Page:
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About

The conflict between Azerbaijan and Armenia over the Nagorno-Karabakh region remains to be one of the most controversial issues of the modern history of the South Caucasus. Nagorno-Karabakh has been a historical territory of Azerbaijan and majority of population were ethnic Azerbaijanis for the past several centuries. Armenian population could prevail only during the last two centuries after the settlement of the Armenians in this region as a result of the treaties signed between Russian-Persian and Russian-Ottoman empires at the beginning of the nineteenth century.

Although the Versailles Peace Conference recognized Nagorno-Karabakh as part of the Azerbaijan Democratic Republic of 1918-1920, Armenia did not abandon its demand on the territory. After two years controversies between Azerbaijan and Armenia, when the South Caucasus countries became part of the Soviet Empire at the beginning of 1920s, Nagorno-Karabakh was again flagged as a topic of discussion. Therefore, while referring to pre-existing reality, plenum of Kavbureau CC RCP(b) (Caucasus Bureau of the Central Committee of the Russian Communist Party of the Bolsheviks) decided to leave Nagorno-Karabakh within the territory of Azerbaijan Soviet Socialist Republic according to the decree of the July 5, 1921. Further in 1923, it was granted with an autonomous status.

On the eve of the collapse of Soviet Union at the end of 1980s, the Regional Soviet of Nagorno-Karabakh decided to transfer the region to the sovereignty of Armenia, which was rejected not only by Azerbaijan SSR, but also by the Supreme Soviet of the USSR and the Central committee of the CPSU with reference to the Article 78 of the USSR Constitution. The Article 78 clearly signified that territorial alterations were unacceptable without the agreement of the affected union republic. Despite this fact, Armenians of Nagorno-Karabakh followed a secessionist policy and began to create their political structures with the direct support of the Armenian SSR. They elected a Congress of Authorized Representatives of the Population of the NKAO in the summer of 1989. The congress was comprised exclusively of Armenian deputies, elected by local soviets or by village councils. On 24 August of 1989, the congress elected National Council, featuring 78 members, and its Presidium became the de facto government of Karabakh.

Furthermore, Armenian side used the Soviet Law of 3 April 1990 “on the Procedures for Resolving Questions Related to the Secession of Union Republics from the USSR” as a legal basis to justify its separatist actions. These endeavors explicitly violated not only above-mentioned article of the Soviet Constitution, but also the 1990 April Law per se.

From that time on, Armenians possessed unconstitutional government over one fifth of the territory of Azerbaijan about 30 years, including the Nagorno-Karabakh region and seven adjacent districts at the result of the First Karabakh War of 1991-1994. However, at the result of the Second Karabakh War that lasted 44 days between 27 September to10 November 2020, Azerbaijan managed to liberate its territories from Armenian occupation and restore its sovereignty over Nagorno-Karabakh.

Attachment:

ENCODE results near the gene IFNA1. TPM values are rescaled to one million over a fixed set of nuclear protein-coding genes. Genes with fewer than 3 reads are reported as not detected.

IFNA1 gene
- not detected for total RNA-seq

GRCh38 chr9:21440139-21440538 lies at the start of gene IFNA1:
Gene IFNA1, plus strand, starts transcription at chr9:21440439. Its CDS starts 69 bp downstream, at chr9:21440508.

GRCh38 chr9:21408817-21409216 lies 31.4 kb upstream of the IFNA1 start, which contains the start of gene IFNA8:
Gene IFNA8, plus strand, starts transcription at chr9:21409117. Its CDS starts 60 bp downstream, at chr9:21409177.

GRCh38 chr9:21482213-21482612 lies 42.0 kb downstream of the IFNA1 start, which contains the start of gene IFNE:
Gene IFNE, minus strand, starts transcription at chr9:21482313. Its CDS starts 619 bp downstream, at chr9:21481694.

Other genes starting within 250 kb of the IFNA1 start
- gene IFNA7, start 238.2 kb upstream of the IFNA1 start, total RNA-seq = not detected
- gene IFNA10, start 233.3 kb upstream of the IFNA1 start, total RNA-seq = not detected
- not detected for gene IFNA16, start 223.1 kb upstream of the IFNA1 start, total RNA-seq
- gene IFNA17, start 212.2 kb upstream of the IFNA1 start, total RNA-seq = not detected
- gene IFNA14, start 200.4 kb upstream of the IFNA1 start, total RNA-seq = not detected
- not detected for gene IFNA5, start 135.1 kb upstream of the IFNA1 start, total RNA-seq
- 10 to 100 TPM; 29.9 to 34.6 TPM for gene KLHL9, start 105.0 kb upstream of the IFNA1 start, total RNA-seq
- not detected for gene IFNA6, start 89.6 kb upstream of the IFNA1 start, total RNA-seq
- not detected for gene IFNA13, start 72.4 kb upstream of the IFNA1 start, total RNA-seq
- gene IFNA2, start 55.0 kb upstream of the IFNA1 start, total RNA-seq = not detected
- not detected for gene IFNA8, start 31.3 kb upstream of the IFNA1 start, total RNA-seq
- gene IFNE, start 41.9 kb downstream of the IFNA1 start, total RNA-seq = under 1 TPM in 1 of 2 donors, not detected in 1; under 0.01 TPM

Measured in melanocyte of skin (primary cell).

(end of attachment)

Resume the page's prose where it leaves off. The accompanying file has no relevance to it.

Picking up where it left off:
However, 30 years occupation had devastating influence over occupied territories of Azerbaijan in all meaning. Having succeeded in realizing its territorial claims militarily, Armenia spares no effort to consolidate the results of the use of force and politically promote its annexationist aspirations. To this end, Armenia undertakes measures to illegally change the demographic, cultural and physical character of the occupied territories of Azerbaijan, thus gravely violating the relevant resolutions of the United Nations, the Geneva Conventions of 1949 and other applicable norms and principles of international humanitarian law. Over the period passed since the beginning of the conflict, tens of thousands settlers have moved to the occupied areas depopulated of their Azerbaijani inhabitants. Illegal activities in the occupied territories of Azerbaijan include also exploitation, plunder and illicit trade of assets, natural resources and other forms of wealth, permanent infrastructure development, extensive exploitation of agricultural and water resources, timber exporting, archaeological excavations, embezzlement of artifacts etc.

The occupation of the territories of Azerbaijan has also had catastrophic consequences for the country’s cultural heritage in the occupied territories. The policy of purposeful destruction of this legacy following the occupation has been an irreparable blow both to Azerbaijani culture and world civilization. As has clearly been demonstrated in the deliberate change of the cultural look of Shusha and other towns and settlements of Karabakh, by destroying the monuments, changing architectural features and making “archaeological” excavations, Armenia pursues far-reaching targets of removing any signs heralding their Azerbaijani origins.

Therefore, this project is intended to introduce the Armenian crimes against the cultural heritage and natural reserves of Azerbaijan during 30 years of occupation of one fifth of the territory of Azerbaijan while violating international norms and principles. Each of the presented materials is substantiated and developed in detail according to local and international sources, public and academic data.